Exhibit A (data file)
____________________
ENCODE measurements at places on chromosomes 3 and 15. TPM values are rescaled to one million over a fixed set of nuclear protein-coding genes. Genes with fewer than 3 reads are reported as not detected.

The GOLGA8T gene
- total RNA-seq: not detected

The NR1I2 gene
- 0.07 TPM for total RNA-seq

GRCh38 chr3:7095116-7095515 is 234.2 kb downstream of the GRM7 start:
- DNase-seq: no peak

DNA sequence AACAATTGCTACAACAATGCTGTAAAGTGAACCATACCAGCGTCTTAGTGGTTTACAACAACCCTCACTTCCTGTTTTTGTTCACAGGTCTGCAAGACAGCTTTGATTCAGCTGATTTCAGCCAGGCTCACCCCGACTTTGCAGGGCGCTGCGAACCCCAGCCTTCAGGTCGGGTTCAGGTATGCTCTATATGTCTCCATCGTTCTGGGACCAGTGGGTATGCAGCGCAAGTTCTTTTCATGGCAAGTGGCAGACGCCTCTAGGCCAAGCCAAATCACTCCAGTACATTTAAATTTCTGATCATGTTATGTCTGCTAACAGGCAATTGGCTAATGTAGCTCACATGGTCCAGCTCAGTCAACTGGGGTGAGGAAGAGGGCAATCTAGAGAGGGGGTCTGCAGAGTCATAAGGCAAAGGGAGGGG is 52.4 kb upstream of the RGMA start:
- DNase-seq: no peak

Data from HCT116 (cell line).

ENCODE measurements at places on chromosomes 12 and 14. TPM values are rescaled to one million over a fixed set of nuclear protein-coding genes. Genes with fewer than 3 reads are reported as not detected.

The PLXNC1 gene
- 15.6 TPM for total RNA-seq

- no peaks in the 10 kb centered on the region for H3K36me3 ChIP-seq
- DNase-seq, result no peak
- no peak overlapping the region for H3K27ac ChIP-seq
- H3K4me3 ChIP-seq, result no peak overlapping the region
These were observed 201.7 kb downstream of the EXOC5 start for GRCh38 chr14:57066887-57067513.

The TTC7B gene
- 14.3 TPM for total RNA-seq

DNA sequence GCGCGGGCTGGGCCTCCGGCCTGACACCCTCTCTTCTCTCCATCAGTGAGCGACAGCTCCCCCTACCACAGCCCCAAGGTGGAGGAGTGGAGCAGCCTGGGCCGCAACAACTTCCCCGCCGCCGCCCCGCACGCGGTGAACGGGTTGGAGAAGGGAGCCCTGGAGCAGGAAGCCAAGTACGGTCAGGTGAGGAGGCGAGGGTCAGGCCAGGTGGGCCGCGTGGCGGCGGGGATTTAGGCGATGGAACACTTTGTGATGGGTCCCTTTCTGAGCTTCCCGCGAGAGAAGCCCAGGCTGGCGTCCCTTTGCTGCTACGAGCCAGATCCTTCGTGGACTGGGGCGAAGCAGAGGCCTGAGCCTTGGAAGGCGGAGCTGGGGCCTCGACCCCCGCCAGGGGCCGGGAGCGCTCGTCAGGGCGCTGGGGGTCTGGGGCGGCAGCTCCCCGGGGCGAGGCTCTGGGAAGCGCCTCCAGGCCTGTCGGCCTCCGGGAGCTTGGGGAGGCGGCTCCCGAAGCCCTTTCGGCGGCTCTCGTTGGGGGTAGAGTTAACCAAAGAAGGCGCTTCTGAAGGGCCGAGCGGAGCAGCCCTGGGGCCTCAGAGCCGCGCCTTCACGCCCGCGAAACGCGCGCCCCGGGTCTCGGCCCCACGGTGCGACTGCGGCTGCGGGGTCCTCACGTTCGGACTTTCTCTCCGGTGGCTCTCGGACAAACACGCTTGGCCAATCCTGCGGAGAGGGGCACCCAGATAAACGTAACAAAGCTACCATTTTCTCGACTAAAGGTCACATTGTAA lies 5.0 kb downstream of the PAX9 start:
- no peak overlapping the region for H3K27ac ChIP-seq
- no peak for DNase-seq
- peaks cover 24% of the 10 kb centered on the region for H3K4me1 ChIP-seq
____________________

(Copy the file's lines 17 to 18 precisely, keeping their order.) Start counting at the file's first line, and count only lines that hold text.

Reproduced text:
- H3K4me3 ChIP-seq, result no peak overlapping the region
These were observed 201.7 kb downstream of the EXOC5 start for GRCh38 chr14:57066887-57067513.